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Emma Meesseman showed her swagger during and after the FIBA Women’s Basketball World Cup

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Emma Meesseman showed some defiance with a shirt she wore during a Belgian television show.

Mystics forward Emma Meesseman took a risk in 2018 when she decided to skip the WNBA season in favor of resting and playing for the Belgian national team. If the Mystics failed to go far in the WNBA playoffs, Meesseman would be a scapegoat for many of their woes. And if the Mystics did go far in the WNBA playoffs, Meesseman could look expendable this offseason. And finally, there was no guarantee that Belgium was going to go far in the World Cup itself.

But in Meessemanesque fashion, she managed to come out ahead. The Mystics made the WNBA Finals for the first time in history, but it’s not like Meesseman is expendable. If anything, LaToya Sanders’ ankle injury in Game 5 is a stark reminder why the Mystics still have Meesseman in their plans as long as she wants to play in the WNBA.

And in the FIBA Women’s Basketball World Cup, Meesseman was the tournament’s second leading scorer at 18.2 points a game where she shot 50 percent from the field or higher in all but one game which was a loss to Japan. Furthermore, Meesseman averaged 23.5 points a game in Belgium’s losses to the United States in the semifinals and Spain in the bronze medal game. In fact, Meesseman played her best in the semifinals and bronze medal games, where she shot a combined 18-of-24 from the field!

Meesseman’s scoring told just part of the story. She also averaged 10.7 rebounds, dished 2.5 assists, 1.7 steals, and 1.3 blocks a game during the World Cup. All in all, that helped Meesseman earn a spot in the FIBA Women’s Basketball World Cup’s All-Star Five, along with Team USA’s Breanna Stewart and Diana Taurasi; Spain’s Astou Ndour, and Australia’s Liz Cambage:

In short, Meesseman didn’t come back to her hometown Ieper with a medal, but she did get an individual honor for her performance.

When Meesseman returned to Belgium before the Russian PBL and EuroLeague Women seasons, she was on “De Afspraak,” a Belgian Dutch language television show on VRT, a public Belgian Dutch language broadcasting network. Meesseman was on an interview with long-time WNBA player Ann Wauters, who talked about the Belgian team’s performance and how most players were reacting to the United States.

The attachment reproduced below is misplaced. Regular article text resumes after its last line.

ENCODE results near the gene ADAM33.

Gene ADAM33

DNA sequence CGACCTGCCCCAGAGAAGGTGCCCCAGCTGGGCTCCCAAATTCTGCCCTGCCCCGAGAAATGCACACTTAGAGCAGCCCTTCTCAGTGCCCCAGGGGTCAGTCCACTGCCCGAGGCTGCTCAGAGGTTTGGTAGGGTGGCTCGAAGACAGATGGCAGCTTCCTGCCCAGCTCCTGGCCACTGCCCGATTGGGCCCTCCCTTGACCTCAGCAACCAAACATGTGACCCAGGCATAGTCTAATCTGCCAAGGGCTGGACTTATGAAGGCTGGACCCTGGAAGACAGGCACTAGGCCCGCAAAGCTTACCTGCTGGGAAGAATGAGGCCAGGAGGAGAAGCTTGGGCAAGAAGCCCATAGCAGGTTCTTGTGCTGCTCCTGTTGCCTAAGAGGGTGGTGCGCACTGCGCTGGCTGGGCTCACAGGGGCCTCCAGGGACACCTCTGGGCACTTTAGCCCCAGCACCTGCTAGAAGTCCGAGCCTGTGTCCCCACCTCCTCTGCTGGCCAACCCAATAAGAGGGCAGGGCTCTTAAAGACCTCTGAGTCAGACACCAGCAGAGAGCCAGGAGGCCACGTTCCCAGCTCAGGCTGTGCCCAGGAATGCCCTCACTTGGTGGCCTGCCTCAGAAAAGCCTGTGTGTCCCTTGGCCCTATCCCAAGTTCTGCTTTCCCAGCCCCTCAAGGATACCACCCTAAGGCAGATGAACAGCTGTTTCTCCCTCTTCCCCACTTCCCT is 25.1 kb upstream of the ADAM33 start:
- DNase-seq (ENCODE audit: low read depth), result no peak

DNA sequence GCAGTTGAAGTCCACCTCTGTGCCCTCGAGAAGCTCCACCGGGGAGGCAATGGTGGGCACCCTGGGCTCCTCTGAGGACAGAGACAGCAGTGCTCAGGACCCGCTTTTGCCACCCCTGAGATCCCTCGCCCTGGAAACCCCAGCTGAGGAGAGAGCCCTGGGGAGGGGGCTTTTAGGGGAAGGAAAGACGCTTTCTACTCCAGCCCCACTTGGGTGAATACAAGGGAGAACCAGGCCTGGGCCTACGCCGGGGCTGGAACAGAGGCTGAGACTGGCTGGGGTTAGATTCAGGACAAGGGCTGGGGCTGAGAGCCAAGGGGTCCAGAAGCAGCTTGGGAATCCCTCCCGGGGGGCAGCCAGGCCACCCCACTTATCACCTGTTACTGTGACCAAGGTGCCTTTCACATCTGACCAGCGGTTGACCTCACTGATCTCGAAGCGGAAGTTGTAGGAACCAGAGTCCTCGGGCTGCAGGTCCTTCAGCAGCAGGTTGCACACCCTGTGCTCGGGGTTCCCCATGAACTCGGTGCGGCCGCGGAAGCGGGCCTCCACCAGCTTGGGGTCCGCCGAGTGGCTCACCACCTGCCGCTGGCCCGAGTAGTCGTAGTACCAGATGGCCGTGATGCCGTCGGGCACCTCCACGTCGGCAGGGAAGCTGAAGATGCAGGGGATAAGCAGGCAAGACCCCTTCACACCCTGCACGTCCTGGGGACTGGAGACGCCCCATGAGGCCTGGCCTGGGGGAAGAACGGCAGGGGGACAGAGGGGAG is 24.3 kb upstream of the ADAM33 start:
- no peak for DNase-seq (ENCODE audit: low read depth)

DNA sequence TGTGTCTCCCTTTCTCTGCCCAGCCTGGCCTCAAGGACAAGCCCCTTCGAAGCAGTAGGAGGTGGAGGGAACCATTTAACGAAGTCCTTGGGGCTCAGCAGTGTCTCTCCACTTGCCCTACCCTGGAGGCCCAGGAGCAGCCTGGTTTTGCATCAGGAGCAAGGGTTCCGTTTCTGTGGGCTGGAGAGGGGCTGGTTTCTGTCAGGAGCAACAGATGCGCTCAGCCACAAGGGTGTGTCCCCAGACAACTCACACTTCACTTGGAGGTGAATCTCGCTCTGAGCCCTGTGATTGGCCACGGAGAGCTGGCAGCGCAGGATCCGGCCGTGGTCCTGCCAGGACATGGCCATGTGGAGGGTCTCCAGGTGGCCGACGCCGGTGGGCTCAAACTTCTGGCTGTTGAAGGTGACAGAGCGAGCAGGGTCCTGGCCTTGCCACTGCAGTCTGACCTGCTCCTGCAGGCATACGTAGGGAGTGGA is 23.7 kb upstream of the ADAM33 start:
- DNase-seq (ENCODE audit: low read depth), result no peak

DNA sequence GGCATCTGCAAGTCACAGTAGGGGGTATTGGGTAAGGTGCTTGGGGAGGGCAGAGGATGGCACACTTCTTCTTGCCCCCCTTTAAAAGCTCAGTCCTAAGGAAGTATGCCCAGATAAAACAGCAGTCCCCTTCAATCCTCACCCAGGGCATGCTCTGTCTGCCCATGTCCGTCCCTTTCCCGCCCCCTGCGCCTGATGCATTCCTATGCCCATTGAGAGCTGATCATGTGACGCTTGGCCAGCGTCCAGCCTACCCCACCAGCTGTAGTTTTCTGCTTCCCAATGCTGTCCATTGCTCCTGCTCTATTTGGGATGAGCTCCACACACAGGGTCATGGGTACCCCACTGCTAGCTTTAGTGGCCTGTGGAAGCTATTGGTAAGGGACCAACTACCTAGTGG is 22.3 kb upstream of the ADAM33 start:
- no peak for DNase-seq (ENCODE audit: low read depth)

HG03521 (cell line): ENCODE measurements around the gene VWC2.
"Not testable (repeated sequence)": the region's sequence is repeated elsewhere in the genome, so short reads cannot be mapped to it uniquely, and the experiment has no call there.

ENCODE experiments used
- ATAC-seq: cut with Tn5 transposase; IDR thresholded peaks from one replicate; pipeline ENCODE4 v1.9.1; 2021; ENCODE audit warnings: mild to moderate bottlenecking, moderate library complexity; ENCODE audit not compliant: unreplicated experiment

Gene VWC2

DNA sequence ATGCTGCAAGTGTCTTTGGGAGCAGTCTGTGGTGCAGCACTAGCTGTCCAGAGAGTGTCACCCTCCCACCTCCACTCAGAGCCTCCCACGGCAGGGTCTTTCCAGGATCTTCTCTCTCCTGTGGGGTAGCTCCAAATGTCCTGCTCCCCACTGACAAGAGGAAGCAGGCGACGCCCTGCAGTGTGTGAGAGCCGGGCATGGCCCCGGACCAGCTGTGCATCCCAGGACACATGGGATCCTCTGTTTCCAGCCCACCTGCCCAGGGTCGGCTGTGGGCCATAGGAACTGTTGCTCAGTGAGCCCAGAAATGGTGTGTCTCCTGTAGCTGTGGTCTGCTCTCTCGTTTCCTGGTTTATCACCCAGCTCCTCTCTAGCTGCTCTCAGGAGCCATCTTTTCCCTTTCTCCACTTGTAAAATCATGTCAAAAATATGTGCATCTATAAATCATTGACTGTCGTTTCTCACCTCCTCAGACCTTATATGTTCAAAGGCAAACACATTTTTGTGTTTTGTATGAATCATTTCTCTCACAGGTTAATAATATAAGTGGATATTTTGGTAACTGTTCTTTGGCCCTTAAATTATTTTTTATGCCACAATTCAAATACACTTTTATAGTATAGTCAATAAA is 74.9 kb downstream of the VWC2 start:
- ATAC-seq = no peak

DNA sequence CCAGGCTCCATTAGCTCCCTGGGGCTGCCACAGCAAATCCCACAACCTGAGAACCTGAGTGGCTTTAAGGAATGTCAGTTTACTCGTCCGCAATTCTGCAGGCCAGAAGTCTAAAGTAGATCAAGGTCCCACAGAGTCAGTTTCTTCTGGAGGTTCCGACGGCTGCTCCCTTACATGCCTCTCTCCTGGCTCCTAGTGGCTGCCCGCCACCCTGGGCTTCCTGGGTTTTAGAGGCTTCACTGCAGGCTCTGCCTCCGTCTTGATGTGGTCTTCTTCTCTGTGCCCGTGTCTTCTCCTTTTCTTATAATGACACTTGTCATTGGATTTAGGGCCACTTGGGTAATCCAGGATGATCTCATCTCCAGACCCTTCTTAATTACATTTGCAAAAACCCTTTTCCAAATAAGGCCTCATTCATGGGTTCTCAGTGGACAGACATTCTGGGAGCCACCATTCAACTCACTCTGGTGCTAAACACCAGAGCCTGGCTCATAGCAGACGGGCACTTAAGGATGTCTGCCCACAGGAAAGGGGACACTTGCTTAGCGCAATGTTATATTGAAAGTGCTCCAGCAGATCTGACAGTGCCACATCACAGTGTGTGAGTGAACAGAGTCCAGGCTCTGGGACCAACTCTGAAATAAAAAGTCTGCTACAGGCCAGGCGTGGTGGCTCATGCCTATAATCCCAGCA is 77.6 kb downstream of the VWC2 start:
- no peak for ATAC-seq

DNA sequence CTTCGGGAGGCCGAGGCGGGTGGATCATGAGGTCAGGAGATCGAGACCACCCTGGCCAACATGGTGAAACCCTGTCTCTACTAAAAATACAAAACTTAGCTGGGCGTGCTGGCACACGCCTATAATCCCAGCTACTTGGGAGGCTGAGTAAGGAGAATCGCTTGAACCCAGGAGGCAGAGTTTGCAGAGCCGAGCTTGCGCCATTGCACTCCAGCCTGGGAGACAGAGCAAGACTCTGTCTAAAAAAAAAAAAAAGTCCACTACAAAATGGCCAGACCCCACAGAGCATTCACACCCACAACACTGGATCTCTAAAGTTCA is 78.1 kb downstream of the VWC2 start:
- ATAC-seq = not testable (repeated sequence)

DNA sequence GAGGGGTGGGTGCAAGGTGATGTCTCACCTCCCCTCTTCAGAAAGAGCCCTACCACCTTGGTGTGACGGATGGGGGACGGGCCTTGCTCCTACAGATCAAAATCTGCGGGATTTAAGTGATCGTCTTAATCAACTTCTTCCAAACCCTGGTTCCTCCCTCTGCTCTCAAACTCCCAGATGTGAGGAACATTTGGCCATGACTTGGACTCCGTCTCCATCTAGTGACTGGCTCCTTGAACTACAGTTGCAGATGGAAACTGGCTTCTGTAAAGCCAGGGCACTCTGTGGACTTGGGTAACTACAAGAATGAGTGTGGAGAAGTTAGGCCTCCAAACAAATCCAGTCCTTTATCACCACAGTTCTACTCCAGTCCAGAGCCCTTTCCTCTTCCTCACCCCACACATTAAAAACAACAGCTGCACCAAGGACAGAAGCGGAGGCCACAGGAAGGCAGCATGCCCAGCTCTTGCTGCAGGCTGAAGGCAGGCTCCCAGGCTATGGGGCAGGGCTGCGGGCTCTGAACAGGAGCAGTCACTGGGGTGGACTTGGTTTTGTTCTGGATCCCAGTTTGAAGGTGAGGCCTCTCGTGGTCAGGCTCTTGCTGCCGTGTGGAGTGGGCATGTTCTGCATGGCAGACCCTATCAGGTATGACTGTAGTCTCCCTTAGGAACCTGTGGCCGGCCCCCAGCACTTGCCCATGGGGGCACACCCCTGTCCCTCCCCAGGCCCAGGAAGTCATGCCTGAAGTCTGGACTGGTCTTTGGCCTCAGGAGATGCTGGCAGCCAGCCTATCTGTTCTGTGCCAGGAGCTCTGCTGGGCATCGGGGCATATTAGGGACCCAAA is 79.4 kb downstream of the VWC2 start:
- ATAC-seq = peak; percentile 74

Here’s what Wauters said in Dutch from the video above. “We both played in the US. For many players on our team, their dream was to play against Team USA. After the match, we asked for their autographs and their sweaters. They really played against their idols.”

As Wauters was humbly stating that the Belgian national team was in awe of playing against the USA, Meesseman had a more ... interesting look:

To be fair to Meesseman, she probably wasn’t thinking that she is “het idool van iedereen,” or EVERYONE’s idol.

But here’s the thing. Meesseman was one of the best players in the World Cup. She’s a WNBA All-Star (and so is Wauters). And she is one of the world’s best players.

And finally, look at that red sweatshirt she’s wearing.

We are all familiar with Good, Better, and Best. But Meesseman took it a step further. There is no Good in Emma’s world. Things are only “Better, Best, and Belgium.” After a big World Cup performance and a 2018 EuroLeague Women’s Final Four MVP award, Meesseman deserves to show her swag off a little. It isn’t a side of her we’ve seen much of in the USA. That said, it’s very good to see that Meesseman’s confidence has grown along with her game this year.

Go do you, Emma!